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Discussion Starter · #1 ·
I lost an intake lobe on a crane solid flat tappet. The cam was used. The lifters and lobes all appeared to be in good condition. I bought a new set of Howards direct lube solid lifters, small hole in lifter face for added oil. Filled the motor with some Rotella T and primed it. Ran the break in at 2500 for 20 min. I have done this same proceedure on several solid flat tappets before without issue. I have had this motor running for about a year. Very few miles and 20 track passes. I pulled the intake and removed the lifter and its nasty!

The springs have 132# on the seat and 280# open. I did not remove the inner spring.

What should I different on the next cam install?
 

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Discussion Starter · #5 ·
Hey Scott. You more than likely didn't do anything wrong. It just might have been a material flaw (something in the casting or nitriding, etc.) that reared its ugly head at that particular moment. Especially if it was just that one lobe.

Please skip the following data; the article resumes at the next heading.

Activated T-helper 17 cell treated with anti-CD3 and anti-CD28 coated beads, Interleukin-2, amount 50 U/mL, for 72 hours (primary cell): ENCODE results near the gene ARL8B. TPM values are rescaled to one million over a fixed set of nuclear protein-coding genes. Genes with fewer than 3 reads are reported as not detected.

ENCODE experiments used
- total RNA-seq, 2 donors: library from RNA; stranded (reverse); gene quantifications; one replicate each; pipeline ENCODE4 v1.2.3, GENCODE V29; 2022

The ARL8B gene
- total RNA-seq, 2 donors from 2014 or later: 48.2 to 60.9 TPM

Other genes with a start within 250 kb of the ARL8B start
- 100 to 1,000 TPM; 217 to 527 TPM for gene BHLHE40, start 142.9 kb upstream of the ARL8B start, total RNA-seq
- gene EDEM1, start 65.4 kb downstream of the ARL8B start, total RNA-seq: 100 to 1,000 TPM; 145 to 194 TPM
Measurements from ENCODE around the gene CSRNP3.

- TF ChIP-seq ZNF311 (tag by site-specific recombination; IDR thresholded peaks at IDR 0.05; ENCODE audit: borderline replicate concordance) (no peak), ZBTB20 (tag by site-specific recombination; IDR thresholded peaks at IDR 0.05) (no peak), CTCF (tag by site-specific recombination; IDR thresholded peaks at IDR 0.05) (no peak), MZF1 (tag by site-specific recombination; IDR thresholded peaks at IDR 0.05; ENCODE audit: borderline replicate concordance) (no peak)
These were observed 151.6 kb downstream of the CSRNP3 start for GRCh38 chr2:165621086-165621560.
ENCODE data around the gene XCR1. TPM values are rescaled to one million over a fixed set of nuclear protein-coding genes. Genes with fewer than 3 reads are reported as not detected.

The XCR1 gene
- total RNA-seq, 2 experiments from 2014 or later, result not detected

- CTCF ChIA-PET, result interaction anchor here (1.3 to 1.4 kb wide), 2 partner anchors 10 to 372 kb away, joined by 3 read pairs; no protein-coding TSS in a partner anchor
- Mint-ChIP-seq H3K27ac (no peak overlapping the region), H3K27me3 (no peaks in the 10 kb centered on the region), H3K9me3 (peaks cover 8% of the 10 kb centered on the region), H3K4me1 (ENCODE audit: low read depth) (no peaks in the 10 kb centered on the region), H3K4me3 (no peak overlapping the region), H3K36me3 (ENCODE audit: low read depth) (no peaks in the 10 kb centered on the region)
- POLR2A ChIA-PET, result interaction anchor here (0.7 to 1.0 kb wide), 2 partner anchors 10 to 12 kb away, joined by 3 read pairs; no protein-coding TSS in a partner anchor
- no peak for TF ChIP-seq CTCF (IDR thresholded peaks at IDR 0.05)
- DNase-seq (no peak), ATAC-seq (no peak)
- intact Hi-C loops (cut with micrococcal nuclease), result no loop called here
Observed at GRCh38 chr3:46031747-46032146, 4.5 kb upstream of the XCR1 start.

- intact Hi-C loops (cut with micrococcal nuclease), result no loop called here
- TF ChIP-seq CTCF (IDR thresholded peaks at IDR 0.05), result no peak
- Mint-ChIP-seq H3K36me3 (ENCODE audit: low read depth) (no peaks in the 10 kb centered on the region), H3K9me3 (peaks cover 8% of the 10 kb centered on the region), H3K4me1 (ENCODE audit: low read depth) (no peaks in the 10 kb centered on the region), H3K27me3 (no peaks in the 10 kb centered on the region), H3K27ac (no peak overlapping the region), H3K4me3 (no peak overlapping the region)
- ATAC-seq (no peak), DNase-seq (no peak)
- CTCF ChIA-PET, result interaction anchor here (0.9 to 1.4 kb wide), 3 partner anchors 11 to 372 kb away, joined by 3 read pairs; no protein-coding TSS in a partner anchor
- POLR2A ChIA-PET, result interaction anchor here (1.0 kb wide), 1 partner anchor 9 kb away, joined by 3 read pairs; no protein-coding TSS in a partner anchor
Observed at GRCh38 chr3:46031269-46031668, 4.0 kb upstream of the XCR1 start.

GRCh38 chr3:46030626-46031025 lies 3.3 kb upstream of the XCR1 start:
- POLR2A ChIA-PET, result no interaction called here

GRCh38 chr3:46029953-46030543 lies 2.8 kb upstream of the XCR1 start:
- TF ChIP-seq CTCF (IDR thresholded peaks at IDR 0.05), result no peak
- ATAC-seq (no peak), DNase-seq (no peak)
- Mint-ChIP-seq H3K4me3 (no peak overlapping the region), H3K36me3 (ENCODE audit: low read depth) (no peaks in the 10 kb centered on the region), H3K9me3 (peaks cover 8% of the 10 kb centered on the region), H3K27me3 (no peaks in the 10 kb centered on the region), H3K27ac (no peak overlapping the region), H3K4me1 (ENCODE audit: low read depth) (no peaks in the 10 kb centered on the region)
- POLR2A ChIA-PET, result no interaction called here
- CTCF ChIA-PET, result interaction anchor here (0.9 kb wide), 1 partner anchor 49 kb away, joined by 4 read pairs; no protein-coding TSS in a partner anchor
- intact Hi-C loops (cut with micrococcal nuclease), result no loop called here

Good morning. You are up early! I hope thats all it was. I would like to use the same grind again so the rest of the valve train doesnt have to be changed. Now you have me thinking about going to another brand. If I'm not mistaken I think I read some where that Crane had some issues with cam cores being soft. I want to make sure this doesnt happen again. Thanks for the input.
 

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I dony know if they have done this or not yet but i remember readind that rotella t was going to remove the additives from their oil like everybody else.Imo i would buy some cam break in lube for the next time.
 

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Discussion Starter · #8 ·
is it possable you had that rocker too tight? it was a used cam maybe it was just time to fail??

eather way clean everything up and start new with a new cam.these things just happen.
With me doing the wrenching, ANYTHING is possible! May have adjusted the intake valve while the exhaust was closing. Who knows.

I dony know if they have done this or not yet but i remember readind that rotella t was going to remove the additives from their oil like everybody else.Imo i would buy some cam break in lube for the next time.
I'm almost positive in the oil thread Veno put together even the new Rotella has enough of the good stuff in it. Either I bought four five gallon containers of old Rotella and thats what I been using.